I’ve mentioned before that companies will often hire on a temp to perm basis but I wanted to tell you about the Temporary Employment Contracts that are generally used.
I’ve been asked in the past questions about how “it worked” and to begin with I was surprised. But then it occurred to me that for anyone that is new to ‘temping’ or ‘contracting’ these are perfectly natural questions.
If you’ve only ever worked in a Permanent Job then taking either a temp to perm job or a temporary job can be a completely new experience.
I’ll try and talk you through what you could expect.
When you first read the contract you’ve been given, it can sometimes be a bit confusing, or unnecessarily wordy, and will seem to offer very few guarantees.
The contract that you’re given WILL BE a temporary contract, so it will be worded in such a way, to show that it’s a flexible agreement for both you and the agency.
Some of the key points may be;
The Notice Period
In some contracts there may be an inferred notice period, but no guarantees will be given. It might say something like…
“Any of the Employment Business, the Agency Worker or the Hirer may terminate the Agency Worker’s Assignment at any time without prior notice or liability.”
“In the event that the contract between the Employment Business and the Hirer is terminated for any reason the Assignment shall cease with immediate effect without liability to the Agency Worker (save for payment for hours worked by the Agency Worker up to the date of termination of the Assignment).”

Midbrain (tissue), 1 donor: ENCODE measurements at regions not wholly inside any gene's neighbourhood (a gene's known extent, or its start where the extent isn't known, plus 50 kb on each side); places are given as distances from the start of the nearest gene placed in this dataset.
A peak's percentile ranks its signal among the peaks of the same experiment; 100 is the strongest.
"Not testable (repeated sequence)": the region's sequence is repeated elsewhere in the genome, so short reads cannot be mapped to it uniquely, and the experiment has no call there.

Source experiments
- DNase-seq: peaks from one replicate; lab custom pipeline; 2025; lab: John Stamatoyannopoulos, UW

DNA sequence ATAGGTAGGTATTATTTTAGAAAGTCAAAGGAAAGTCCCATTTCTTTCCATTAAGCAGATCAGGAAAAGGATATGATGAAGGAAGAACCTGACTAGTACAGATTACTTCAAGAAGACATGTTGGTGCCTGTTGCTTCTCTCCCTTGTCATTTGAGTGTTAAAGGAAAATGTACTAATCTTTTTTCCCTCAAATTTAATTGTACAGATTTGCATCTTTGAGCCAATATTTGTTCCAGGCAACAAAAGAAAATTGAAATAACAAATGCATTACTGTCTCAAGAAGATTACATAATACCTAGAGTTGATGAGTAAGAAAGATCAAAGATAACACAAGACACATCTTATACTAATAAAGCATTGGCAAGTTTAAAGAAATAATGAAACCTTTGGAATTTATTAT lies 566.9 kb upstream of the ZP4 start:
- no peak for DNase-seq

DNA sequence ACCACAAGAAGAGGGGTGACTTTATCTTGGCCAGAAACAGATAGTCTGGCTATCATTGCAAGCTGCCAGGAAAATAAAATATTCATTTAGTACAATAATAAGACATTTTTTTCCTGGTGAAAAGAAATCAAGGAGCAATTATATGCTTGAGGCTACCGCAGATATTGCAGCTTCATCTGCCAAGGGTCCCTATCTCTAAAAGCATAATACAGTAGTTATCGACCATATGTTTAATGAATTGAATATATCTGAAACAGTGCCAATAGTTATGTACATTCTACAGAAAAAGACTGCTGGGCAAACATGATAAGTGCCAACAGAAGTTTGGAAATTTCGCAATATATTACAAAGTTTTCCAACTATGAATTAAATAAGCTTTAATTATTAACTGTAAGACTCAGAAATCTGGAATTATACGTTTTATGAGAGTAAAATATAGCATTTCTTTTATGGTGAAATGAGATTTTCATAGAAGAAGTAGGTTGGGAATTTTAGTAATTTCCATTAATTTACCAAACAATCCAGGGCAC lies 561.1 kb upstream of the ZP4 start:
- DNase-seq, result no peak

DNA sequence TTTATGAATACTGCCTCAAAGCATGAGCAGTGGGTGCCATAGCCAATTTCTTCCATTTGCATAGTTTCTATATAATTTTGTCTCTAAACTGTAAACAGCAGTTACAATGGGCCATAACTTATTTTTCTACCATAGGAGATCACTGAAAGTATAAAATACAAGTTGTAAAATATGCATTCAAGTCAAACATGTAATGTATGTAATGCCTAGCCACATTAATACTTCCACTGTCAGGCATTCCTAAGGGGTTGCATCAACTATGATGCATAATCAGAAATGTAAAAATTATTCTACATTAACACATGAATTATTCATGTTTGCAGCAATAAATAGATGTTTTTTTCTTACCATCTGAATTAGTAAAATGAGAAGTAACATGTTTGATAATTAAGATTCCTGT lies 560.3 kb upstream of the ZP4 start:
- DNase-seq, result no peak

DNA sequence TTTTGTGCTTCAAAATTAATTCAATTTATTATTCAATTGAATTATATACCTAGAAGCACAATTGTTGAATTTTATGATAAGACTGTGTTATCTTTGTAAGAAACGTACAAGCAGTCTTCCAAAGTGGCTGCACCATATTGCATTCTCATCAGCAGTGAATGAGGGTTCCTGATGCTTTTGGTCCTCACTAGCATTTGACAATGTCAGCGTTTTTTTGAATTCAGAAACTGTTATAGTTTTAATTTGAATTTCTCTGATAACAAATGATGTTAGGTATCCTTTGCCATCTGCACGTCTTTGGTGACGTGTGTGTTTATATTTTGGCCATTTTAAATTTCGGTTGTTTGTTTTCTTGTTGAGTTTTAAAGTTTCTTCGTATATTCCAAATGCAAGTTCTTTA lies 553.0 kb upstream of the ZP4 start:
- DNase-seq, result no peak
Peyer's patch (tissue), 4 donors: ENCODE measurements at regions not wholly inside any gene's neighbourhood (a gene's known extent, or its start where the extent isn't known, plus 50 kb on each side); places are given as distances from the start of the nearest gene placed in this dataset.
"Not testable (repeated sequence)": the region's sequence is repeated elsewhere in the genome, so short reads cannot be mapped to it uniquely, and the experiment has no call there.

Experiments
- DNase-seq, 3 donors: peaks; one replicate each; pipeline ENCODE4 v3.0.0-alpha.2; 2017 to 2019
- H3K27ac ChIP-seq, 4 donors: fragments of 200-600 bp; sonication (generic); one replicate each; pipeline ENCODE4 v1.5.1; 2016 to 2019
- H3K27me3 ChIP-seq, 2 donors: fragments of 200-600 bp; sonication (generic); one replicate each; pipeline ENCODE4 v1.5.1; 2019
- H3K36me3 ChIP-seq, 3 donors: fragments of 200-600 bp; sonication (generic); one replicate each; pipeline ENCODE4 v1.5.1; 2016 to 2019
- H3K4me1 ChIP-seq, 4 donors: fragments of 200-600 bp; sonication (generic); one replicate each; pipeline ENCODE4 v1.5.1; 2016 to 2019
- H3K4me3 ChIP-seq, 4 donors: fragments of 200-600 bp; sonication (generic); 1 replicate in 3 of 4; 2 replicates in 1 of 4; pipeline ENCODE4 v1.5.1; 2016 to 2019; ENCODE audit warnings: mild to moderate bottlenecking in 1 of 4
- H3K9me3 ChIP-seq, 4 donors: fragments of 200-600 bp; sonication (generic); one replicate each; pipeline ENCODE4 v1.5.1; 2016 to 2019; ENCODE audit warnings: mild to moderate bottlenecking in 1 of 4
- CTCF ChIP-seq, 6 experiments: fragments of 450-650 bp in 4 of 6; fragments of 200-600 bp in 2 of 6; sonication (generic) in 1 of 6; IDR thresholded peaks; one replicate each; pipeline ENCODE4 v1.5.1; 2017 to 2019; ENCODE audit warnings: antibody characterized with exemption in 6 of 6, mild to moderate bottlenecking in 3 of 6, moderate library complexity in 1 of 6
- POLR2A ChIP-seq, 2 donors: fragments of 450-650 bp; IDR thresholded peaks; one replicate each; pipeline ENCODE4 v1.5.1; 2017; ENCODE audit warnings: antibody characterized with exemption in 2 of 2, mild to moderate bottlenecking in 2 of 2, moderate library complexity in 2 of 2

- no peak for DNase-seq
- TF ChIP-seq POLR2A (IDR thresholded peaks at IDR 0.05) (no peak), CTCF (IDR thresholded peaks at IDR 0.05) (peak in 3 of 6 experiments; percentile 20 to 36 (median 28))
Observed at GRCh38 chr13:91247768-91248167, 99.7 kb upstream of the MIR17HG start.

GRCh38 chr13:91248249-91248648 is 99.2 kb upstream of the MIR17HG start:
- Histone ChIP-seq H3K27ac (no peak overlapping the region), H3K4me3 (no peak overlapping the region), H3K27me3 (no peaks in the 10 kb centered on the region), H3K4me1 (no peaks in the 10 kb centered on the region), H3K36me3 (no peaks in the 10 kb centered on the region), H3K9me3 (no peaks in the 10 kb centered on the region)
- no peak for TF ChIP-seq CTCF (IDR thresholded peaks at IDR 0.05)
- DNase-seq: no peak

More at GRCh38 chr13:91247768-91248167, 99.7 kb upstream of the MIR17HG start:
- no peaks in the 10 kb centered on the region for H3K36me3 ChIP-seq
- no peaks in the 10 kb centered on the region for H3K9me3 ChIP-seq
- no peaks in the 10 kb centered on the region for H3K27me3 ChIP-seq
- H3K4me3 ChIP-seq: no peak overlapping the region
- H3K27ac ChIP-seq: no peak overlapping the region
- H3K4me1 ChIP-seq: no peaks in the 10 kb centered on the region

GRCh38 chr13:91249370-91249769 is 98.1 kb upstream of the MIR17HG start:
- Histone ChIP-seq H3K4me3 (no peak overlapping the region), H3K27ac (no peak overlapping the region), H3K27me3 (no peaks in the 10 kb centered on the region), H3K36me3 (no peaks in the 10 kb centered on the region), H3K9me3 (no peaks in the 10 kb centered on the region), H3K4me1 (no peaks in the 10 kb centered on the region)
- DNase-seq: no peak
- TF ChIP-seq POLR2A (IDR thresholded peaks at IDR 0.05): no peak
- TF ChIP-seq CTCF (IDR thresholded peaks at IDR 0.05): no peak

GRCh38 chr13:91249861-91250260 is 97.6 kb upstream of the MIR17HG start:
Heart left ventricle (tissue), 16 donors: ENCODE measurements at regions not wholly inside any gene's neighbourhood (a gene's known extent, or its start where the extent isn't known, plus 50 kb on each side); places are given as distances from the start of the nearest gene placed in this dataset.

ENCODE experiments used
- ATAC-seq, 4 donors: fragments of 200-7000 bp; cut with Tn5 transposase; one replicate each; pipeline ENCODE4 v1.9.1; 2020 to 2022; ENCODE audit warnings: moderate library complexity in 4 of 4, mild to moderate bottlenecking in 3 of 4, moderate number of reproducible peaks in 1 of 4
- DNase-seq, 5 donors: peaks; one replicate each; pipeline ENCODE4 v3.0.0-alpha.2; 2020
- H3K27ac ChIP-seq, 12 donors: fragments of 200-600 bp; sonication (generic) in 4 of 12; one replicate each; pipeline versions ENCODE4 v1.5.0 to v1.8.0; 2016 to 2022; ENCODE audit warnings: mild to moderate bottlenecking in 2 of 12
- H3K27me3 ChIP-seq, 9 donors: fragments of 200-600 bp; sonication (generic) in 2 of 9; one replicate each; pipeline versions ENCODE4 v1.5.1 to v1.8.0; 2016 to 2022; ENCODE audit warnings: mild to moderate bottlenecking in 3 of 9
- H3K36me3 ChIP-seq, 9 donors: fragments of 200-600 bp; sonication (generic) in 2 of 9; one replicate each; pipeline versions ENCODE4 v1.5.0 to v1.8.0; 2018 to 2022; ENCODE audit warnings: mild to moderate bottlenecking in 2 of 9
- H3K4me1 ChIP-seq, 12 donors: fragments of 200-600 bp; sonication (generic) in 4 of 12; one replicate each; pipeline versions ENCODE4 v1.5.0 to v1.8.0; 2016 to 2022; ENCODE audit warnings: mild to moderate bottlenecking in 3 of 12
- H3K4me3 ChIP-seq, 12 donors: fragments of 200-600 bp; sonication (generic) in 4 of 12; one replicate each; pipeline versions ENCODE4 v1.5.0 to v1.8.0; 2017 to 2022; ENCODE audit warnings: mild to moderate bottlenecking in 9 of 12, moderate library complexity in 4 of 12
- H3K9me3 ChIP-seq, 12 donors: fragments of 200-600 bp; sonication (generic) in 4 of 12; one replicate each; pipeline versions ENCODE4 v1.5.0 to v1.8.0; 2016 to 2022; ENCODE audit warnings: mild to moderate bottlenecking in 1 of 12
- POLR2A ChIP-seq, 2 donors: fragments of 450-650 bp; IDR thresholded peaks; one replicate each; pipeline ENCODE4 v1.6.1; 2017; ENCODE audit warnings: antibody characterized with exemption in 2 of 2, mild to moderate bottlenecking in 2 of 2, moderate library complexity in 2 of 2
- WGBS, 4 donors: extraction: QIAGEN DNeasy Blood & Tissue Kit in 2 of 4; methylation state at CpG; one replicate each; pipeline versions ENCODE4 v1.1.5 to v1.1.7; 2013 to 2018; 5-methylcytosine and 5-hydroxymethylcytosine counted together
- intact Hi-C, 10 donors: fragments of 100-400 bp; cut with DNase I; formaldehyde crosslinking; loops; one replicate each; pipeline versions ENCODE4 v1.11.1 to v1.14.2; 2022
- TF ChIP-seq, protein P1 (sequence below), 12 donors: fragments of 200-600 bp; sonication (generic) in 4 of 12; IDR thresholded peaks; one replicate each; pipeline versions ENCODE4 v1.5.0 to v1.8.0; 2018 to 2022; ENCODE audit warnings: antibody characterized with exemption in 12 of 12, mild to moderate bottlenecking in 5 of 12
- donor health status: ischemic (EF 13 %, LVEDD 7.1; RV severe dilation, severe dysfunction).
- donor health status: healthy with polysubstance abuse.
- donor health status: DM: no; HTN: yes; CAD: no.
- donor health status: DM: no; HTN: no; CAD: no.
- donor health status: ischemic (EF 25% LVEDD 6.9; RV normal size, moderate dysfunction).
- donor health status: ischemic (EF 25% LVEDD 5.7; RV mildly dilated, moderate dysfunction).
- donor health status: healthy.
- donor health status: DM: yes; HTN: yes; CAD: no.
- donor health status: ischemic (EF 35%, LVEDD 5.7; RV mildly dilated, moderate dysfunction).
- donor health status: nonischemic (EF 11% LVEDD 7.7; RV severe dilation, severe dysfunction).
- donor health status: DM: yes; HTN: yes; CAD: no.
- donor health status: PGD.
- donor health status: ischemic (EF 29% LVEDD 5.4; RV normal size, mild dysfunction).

Effectively these clauses are saying the contract can be terminated at any point without any liability, and you will be paid up until the point you left.
Guarantees of Work
There’ll be no guarantee of continued work being offered (although temps that do a good job are normally given first refusal on new contracts coming in – when you’ve finished that one of course)
How To Get Paid
To get paid you need to communicate the hours you’ve worked to the agency, normally via a timesheet signed by an authorised representative of the company.
This will be as per the Working Time Directive and will normally need to be taken within the leave year, and can’t be carried over.
You would need to take any time off in agreement with the company you’re working for.
What To Do In The Event of Absence
The short answer is to let the agency know as soon as possible.
Phone, Text, Email, Send a Friend, Leave a Voice Mail, Train a Pigeon to deliver messages if you have to, but tell the agency.
What To Do Next
Once you’ve understood the contract, the best advice I can give you about determining if the job opportunity is for you is to ASK QUESTIONS.
Ask your agents advice on anything that may be an issue to you.
If you’re worried about the length of the contract, the notice period, how often you will be paid then ASK THE QUESTION.
As a final observation, if you’re concerned about the temporary nature of the job, then maybe temping isn’t for you and you should hold out for a permanent position.
That being said many Temporary Employment Contracts, have given the candidate the chance to prove themselves, ultimately resulting in an offer of a full time position.
If you have any questions or would like further advice, then feel free to leave a comment below.